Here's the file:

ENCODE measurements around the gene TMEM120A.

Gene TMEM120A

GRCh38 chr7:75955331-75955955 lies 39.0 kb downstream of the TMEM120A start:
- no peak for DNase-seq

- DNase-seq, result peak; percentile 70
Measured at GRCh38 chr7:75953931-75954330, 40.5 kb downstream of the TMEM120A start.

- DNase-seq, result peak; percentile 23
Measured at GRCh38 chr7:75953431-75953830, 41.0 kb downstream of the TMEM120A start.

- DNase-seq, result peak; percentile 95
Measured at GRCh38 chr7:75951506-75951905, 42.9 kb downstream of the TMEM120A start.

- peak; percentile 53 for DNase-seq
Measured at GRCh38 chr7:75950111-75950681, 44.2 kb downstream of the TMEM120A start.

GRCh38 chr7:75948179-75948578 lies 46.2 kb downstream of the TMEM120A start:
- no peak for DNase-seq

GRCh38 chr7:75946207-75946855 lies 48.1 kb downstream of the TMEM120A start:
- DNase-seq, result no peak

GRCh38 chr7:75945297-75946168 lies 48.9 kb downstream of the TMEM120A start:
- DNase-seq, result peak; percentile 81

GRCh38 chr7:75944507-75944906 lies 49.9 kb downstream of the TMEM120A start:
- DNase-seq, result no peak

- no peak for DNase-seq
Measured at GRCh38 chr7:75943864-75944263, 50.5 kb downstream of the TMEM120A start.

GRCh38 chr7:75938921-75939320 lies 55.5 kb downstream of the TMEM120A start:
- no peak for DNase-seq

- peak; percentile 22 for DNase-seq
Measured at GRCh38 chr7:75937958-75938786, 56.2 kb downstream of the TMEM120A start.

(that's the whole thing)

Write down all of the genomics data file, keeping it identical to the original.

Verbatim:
ENCODE measurements around the gene TMEM120A.

Gene TMEM120A

GRCh38 chr7:75955331-75955955 lies 39.0 kb downstream of the TMEM120A start:
- no peak for DNase-seq

- DNase-seq, result peak; percentile 70
Measured at GRCh38 chr7:75953931-75954330, 40.5 kb downstream of the TMEM120A start.

- DNase-seq, result peak; percentile 23
Measured at GRCh38 chr7:75953431-75953830, 41.0 kb downstream of the TMEM120A start.

- DNase-seq, result peak; percentile 95
Measured at GRCh38 chr7:75951506-75951905, 42.9 kb downstream of the TMEM120A start.

- peak; percentile 53 for DNase-seq
Measured at GRCh38 chr7:75950111-75950681, 44.2 kb downstream of the TMEM120A start.

GRCh38 chr7:75948179-75948578 lies 46.2 kb downstream of the TMEM120A start:
- no peak for DNase-seq

GRCh38 chr7:75946207-75946855 lies 48.1 kb downstream of the TMEM120A start:
- DNase-seq, result no peak

GRCh38 chr7:75945297-75946168 lies 48.9 kb downstream of the TMEM120A start:
- DNase-seq, result peak; percentile 81

GRCh38 chr7:75944507-75944906 lies 49.9 kb downstream of the TMEM120A start:
- DNase-seq, result no peak

- no peak for DNase-seq
Measured at GRCh38 chr7:75943864-75944263, 50.5 kb downstream of the TMEM120A start.

GRCh38 chr7:75938921-75939320 lies 55.5 kb downstream of the TMEM120A start:
- no peak for DNase-seq

- peak; percentile 22 for DNase-seq
Measured at GRCh38 chr7:75937958-75938786, 56.2 kb downstream of the TMEM120A start.